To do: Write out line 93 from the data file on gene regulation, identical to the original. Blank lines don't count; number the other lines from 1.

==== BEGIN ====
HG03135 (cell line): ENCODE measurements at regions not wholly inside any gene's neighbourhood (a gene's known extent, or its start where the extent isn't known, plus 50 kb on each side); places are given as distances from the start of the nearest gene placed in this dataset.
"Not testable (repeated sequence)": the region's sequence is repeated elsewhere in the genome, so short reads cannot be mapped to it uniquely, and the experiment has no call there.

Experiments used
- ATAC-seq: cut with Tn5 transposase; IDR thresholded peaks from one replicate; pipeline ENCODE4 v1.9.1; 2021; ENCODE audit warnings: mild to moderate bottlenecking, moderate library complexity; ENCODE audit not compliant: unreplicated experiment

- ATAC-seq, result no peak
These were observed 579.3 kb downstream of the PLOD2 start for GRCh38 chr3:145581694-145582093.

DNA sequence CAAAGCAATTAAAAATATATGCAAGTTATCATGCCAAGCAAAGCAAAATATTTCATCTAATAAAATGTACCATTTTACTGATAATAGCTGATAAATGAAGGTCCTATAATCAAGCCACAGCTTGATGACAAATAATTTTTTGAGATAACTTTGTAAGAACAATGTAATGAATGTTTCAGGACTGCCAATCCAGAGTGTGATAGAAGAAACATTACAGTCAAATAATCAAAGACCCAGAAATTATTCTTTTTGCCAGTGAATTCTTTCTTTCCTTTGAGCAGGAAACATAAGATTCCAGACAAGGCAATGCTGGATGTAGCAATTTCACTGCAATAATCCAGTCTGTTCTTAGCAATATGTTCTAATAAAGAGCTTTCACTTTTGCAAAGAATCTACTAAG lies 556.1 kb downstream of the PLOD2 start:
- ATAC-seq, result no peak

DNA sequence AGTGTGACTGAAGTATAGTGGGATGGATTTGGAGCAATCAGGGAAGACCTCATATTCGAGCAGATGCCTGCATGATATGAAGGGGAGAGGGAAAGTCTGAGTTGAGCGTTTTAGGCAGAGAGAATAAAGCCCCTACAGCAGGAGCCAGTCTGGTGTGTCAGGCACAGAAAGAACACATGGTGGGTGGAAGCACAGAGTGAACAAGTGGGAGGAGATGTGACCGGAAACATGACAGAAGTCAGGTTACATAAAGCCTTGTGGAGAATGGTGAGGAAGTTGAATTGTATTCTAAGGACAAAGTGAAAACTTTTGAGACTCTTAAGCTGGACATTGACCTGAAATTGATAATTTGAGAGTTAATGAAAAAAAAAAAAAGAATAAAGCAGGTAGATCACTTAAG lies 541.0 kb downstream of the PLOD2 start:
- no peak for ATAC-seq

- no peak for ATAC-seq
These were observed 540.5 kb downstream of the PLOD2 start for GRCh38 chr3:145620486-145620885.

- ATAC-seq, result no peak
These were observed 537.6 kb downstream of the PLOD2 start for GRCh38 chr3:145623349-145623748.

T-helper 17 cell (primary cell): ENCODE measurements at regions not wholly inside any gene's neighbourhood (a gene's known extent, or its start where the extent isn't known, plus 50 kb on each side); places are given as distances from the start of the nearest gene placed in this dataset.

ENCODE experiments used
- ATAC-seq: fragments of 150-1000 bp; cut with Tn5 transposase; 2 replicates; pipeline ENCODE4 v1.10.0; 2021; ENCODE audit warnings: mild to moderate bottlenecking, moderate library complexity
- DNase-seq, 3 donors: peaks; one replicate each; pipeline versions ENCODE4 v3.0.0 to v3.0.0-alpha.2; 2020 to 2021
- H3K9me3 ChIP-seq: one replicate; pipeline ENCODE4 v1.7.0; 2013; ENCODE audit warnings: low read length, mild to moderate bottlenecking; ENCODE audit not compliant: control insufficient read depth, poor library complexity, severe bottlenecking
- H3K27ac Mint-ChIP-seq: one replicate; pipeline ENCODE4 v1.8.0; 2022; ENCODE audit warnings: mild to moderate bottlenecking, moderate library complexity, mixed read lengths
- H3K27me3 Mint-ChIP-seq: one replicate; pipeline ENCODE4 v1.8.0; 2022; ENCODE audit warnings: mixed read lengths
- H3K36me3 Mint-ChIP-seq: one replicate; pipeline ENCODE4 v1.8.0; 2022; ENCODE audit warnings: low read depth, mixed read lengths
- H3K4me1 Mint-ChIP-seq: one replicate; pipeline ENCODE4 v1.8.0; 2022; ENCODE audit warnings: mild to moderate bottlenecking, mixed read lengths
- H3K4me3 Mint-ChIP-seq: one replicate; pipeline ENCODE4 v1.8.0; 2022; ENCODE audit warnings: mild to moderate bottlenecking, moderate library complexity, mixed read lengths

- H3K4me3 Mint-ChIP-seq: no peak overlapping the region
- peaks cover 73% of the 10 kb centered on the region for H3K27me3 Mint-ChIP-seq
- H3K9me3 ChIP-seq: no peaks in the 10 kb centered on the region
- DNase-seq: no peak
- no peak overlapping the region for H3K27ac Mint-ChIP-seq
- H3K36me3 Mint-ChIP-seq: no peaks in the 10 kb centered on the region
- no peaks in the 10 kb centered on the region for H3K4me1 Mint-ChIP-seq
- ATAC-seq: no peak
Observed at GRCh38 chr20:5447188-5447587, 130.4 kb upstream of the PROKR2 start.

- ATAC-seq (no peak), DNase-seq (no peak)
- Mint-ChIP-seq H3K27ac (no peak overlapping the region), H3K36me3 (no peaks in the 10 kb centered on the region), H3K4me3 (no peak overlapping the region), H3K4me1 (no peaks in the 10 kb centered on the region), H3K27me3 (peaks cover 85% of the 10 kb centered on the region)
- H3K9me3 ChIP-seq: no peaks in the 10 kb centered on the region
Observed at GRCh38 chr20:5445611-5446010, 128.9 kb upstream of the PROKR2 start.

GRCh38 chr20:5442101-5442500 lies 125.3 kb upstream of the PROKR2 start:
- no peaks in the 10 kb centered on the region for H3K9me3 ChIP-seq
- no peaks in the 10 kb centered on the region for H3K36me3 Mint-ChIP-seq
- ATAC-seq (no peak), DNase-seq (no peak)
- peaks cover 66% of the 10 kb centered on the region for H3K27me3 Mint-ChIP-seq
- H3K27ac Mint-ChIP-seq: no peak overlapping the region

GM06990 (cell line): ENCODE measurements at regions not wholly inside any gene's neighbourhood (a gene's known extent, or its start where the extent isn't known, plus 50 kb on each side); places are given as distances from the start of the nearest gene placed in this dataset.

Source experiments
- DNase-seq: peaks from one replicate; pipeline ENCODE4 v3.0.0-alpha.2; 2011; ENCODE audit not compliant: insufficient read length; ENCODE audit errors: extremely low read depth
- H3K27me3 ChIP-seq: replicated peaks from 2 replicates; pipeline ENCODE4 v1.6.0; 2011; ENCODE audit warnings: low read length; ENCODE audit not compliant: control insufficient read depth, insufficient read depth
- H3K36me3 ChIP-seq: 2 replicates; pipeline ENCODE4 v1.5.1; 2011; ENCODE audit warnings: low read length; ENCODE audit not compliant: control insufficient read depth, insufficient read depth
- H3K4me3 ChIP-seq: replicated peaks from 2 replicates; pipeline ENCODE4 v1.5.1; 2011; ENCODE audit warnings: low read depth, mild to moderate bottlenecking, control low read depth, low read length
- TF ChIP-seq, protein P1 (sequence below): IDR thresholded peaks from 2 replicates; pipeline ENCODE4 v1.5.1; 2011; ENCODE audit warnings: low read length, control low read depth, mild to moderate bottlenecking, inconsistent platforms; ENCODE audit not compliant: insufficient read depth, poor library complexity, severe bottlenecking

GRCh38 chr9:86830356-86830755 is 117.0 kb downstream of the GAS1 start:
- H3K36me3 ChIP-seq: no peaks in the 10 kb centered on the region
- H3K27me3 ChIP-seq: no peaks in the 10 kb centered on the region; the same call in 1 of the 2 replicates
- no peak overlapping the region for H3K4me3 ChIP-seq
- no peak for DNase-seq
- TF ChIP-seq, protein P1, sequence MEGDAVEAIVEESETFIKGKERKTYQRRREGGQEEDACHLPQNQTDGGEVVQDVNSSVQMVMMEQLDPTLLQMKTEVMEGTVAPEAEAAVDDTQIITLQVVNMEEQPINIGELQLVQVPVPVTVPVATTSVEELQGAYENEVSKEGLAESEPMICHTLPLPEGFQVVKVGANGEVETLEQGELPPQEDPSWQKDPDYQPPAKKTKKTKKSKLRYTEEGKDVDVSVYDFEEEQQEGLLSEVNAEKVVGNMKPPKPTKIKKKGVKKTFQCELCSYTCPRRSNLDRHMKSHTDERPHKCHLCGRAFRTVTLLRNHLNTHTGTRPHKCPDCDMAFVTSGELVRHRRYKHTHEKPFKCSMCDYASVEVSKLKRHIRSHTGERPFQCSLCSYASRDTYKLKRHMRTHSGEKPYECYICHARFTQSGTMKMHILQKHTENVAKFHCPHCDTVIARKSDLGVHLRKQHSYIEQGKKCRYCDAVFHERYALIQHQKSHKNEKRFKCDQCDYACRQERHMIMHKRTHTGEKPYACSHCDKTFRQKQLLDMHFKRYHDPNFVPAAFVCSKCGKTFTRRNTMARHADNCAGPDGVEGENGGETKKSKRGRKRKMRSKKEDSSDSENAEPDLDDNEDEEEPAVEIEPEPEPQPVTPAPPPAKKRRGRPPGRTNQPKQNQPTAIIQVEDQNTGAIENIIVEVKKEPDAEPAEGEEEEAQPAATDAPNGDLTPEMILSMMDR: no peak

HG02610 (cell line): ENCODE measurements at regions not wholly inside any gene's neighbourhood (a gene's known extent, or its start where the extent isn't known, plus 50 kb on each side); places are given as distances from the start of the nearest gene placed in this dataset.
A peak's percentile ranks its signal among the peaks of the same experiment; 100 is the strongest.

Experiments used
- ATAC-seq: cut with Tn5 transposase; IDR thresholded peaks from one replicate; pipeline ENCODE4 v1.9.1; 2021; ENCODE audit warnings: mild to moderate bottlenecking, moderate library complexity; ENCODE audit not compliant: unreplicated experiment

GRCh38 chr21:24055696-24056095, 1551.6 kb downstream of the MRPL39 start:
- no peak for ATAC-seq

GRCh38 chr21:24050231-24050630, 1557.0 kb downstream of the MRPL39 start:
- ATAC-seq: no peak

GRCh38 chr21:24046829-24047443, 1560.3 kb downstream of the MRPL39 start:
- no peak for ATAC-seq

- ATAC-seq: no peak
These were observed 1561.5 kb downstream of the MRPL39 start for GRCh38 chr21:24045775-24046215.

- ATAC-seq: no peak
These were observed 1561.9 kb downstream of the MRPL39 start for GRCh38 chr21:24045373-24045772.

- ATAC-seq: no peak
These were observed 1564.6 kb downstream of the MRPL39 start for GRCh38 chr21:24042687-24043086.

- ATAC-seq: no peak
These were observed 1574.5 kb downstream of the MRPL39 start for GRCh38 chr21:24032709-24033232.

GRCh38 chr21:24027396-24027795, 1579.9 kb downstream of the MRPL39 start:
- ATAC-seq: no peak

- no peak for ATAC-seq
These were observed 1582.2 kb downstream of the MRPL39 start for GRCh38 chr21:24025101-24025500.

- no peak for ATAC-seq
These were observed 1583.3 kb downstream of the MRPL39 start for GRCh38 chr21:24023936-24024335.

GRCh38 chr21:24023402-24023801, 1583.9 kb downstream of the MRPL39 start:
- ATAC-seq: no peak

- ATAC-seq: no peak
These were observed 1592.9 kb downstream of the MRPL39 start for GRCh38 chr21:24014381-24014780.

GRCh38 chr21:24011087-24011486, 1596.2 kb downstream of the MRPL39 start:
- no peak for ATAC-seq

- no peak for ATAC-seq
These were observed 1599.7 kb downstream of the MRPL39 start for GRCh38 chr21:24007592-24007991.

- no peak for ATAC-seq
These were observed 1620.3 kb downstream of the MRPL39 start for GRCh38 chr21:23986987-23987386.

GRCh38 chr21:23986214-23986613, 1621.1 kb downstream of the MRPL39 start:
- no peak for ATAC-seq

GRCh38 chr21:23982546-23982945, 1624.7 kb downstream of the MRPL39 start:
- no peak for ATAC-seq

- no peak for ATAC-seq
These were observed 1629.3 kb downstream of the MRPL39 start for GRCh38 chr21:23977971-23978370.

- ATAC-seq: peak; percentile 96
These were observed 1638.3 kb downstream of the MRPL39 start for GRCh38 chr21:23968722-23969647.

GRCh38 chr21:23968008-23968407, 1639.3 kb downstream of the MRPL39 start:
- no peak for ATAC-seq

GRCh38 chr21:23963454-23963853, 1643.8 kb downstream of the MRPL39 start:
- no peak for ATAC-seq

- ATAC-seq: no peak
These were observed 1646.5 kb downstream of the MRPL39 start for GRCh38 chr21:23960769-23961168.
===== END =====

GRCh38 chr21:23982546-23982945, 1624.7 kb downstream of the MRPL39 start: